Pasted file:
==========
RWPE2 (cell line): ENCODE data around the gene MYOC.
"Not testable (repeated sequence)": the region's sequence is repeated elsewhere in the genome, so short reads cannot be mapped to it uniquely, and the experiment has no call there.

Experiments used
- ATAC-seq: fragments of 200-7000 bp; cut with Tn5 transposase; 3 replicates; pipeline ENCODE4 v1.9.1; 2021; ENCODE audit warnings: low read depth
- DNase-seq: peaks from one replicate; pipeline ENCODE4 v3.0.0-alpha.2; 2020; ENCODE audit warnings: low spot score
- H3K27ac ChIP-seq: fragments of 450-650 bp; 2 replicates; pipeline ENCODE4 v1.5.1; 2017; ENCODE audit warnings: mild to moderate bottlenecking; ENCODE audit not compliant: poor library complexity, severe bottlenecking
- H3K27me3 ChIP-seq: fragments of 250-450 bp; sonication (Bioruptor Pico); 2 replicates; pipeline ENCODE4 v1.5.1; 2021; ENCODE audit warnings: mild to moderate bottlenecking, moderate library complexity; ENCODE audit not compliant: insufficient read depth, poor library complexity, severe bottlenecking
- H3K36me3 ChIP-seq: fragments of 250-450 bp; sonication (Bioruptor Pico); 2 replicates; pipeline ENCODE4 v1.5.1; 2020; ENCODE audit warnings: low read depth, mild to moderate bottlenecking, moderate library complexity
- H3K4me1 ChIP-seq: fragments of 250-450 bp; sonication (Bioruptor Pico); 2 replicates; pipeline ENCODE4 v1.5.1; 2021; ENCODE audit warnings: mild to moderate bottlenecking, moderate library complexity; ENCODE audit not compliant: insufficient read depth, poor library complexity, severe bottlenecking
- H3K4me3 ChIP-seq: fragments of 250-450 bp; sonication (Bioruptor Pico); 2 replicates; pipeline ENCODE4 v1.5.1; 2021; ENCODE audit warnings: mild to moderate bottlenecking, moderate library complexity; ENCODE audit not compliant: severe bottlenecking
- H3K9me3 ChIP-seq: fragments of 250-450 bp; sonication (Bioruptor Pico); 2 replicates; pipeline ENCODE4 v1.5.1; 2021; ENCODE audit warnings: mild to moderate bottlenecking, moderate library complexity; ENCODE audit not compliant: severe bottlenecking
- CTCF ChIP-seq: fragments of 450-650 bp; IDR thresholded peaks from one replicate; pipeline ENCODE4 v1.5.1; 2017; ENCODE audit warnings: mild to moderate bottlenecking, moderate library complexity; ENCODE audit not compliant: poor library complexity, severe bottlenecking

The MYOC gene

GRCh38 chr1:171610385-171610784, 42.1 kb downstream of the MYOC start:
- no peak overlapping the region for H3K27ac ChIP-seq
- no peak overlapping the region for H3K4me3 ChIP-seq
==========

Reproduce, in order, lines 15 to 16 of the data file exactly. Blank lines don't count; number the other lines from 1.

- no peak overlapping the region for H3K27ac ChIP-seq
- no peak overlapping the region for H3K4me3 ChIP-seq